Surfacing political values Narratives of justice in Cape Town, South Africa
Delft is a settlement that emerged after apartheid ended in South Africa in 1994, and was one of the first townships in Cape Town to be explicitly ‘mixed-race’, in line with the historic racial categories of apartheid.1 Positioned on the sandy, wind-blown Cape Flats, thirty kilometres from the city centre, Delft reflects the complexity of transformation and social justice in South Africa: daily life in Delft is characterised by multiple forms of violence, an acute lack of jobs (especially for young people), the twinned rise of substance abuse and gangs, endemic corruption in the police and other state authorities, and local political leaders exploiting racialised histories for populist power (see Piper and Wheeler 2016 for similar examples from other settlements). Delft reflects not only the current challenges of social transformation in South Africa, but the global trends of urban hinterlands (Wacquant 2008) where the configurations of political authority and inclusion do not conform to Western conventions of democracy (Anciano and Piper 2019). Daily life reflects the intersections of multiple inequalities, as well as historic and contemporary trauma (Burns et al. 2013; Kabeer 2016). Within this context, understandings of social justice and injustice cannot be taken as given or known.
This chapter draws on participatory research conducted between 2015 and 2017 with a group of residents from Delft, Cape Town. This group included young people and older community activists, speaking a mixture of Afrikaans, isiXhosa and isiZulu.2 The group members joined the research process because they were all concerned with issues of safety and security in Delft. Some were involved in neighbourhood watches and the Community Policing Forum,3 and all were affected by the multiple forms of violence and lack of accountability within Delft. After an initial introduction via Sustainable Livelihoods Foundation, a local NGO that had worked in Delft on several different projects, I held an all-day workshop at a civic hall to explore the possibility of taking the research process forward. Around thirty people attended this workshop. We watched some personal stories told through other research projects and had an extended discussion about the storytelling approach and what it entails. From this workshop, twelve people joined the research process and chose the name ‘Delft Safety Group’ for themselves during the course of the storytelling process.4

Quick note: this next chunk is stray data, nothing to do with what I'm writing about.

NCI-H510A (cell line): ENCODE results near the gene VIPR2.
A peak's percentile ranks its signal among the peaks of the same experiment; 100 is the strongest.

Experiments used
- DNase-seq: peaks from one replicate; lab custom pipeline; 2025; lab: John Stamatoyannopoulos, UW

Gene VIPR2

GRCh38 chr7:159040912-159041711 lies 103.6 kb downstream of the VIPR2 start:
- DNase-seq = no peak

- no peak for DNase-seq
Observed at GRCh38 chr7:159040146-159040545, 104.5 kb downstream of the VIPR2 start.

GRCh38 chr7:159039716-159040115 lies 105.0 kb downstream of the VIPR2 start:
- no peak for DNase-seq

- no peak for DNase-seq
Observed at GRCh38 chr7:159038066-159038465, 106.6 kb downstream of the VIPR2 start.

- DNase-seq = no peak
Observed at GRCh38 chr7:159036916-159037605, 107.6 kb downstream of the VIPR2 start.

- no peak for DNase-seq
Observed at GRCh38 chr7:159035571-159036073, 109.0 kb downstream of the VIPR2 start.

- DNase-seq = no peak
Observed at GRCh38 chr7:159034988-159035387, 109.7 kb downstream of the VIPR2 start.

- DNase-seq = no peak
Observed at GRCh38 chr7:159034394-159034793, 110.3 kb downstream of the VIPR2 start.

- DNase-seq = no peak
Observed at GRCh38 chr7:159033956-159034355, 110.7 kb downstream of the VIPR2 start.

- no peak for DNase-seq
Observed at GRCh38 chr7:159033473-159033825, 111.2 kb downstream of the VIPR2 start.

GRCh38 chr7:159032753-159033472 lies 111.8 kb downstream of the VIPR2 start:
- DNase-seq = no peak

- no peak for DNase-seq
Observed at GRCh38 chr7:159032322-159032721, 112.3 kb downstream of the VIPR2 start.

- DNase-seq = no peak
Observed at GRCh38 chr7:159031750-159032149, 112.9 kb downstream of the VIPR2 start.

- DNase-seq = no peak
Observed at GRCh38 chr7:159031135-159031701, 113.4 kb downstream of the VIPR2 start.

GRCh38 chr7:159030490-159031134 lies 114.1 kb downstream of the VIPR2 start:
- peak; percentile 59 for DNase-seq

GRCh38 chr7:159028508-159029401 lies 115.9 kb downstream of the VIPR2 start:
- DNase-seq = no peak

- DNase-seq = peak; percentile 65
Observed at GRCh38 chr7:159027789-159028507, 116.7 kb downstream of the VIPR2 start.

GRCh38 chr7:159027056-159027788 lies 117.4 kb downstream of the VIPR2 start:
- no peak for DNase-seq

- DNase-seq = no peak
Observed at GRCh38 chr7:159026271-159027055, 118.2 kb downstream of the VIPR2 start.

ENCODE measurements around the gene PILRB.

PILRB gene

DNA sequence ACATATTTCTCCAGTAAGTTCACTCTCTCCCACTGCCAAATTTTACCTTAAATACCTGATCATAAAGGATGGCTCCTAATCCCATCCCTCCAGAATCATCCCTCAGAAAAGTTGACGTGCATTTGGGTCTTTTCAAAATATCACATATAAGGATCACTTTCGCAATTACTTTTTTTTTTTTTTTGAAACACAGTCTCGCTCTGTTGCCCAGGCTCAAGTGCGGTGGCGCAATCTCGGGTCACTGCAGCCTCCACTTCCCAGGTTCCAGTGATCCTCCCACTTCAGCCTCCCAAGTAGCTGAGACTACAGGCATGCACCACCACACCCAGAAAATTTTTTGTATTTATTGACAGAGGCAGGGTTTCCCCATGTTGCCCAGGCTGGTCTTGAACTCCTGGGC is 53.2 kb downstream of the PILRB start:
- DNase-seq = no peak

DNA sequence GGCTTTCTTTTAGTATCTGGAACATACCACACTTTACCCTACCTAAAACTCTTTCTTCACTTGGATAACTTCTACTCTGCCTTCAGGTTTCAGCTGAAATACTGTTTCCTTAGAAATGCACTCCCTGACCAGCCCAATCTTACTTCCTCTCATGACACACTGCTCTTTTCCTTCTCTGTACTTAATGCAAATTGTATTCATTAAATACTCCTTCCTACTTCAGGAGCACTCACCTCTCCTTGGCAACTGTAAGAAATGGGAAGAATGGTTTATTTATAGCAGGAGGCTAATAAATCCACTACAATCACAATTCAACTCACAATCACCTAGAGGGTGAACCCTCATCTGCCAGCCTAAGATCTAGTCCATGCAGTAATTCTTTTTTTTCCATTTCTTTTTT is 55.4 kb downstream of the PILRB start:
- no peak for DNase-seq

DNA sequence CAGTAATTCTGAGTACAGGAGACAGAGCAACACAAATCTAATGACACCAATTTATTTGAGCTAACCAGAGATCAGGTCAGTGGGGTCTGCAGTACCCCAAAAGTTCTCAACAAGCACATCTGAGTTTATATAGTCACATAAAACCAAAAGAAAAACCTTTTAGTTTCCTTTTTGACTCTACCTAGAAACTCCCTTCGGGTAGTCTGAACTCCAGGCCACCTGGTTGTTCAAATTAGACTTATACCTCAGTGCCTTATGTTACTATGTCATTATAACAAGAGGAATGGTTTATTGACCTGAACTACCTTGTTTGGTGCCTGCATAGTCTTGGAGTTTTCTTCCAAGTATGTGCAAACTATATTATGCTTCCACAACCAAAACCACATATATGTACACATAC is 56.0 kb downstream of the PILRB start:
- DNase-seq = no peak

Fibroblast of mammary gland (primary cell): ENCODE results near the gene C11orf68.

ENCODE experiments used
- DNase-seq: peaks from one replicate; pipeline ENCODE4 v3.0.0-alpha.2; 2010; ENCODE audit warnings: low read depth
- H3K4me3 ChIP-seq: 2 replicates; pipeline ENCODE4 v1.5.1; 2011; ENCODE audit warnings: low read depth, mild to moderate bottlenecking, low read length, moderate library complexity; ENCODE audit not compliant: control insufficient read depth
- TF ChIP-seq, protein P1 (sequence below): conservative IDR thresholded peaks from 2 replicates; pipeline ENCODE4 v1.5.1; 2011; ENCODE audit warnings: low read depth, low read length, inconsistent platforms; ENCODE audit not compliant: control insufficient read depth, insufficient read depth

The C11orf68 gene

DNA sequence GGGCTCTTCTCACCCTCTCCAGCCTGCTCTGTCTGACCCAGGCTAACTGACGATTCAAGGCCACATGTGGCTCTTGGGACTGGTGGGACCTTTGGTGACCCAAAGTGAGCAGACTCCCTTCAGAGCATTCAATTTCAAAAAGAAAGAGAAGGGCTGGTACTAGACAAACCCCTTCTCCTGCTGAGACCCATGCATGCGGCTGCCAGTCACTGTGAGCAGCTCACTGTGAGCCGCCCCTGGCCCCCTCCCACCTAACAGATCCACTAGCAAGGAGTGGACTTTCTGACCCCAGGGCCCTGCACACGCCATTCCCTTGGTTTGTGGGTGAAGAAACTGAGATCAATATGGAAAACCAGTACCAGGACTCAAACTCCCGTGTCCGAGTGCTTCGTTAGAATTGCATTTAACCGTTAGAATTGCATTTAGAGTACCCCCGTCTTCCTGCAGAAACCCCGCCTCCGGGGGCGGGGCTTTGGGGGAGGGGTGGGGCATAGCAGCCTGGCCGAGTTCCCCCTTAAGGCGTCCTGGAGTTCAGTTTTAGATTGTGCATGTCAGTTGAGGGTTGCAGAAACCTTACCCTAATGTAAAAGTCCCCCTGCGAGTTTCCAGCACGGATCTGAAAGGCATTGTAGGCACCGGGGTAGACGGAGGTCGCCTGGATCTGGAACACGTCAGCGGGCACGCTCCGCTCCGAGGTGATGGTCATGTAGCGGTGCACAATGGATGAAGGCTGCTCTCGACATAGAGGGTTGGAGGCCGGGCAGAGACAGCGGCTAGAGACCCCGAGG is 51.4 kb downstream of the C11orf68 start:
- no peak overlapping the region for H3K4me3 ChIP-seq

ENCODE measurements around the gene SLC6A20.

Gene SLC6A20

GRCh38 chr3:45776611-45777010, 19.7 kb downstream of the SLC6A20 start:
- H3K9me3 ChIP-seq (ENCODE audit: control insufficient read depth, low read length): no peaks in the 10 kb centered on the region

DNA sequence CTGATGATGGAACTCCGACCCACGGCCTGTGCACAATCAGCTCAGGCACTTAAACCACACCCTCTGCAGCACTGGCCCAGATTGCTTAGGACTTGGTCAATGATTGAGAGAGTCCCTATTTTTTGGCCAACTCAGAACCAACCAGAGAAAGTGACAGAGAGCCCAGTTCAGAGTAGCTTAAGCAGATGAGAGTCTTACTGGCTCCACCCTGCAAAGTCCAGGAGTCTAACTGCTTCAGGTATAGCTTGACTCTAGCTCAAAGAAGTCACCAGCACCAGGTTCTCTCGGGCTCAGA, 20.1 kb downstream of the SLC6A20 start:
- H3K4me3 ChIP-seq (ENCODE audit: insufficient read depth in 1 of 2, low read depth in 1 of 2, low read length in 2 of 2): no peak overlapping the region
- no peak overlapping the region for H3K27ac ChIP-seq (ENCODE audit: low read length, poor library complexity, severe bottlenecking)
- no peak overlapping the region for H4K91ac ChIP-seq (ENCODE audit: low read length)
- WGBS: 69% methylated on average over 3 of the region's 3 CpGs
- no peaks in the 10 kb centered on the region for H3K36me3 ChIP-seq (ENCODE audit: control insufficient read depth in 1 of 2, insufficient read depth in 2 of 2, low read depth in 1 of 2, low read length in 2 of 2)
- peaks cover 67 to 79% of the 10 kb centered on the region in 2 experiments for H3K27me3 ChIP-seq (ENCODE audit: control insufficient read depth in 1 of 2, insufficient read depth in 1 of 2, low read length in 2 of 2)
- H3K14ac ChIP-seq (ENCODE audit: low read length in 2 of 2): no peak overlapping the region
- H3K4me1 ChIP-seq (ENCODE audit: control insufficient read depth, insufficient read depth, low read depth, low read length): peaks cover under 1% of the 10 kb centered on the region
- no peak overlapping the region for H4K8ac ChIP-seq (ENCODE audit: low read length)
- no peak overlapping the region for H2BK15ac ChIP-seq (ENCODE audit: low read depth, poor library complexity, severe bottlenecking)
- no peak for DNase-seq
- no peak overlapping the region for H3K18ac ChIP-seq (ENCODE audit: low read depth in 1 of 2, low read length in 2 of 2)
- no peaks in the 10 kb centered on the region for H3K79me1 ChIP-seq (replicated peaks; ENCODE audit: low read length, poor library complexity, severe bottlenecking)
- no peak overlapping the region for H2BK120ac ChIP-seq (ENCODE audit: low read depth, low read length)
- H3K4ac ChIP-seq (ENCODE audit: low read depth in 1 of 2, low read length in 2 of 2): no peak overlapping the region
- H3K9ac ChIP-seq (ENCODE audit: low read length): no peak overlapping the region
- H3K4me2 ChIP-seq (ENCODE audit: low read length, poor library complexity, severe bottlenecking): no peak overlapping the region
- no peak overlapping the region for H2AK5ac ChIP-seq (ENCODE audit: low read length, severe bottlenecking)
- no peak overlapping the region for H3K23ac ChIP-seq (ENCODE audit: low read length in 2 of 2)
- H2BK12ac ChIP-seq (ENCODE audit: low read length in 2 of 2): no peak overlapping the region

The research process involved personal storytelling about everyday experiences of insecurity and safety in Delft, leading to a process of collective analysis of their own stories. The research group then used this collective analysis to identify themes for filmmaking, moving the narrative outwards to speak to the wider community and political system. Finally, the research involved a series of public events, where participants engaged different representatives of the state in dialogue about their demands and obligations, attempting to assert claims for justice based on their understanding of the social contract.
Within this broader research process, this chapter focuses on personal and collective storytelling and how the storytelling process surfaced and articulated shared values within a group. In addition to exploring how shared values are formed and become known through storytelling, it also examines how these values shape the expectations and positioning between citizens and the state through particular understandings of subjectivity and justice. It uses the example of trauma to show how values emerge in relation to making claims for justice.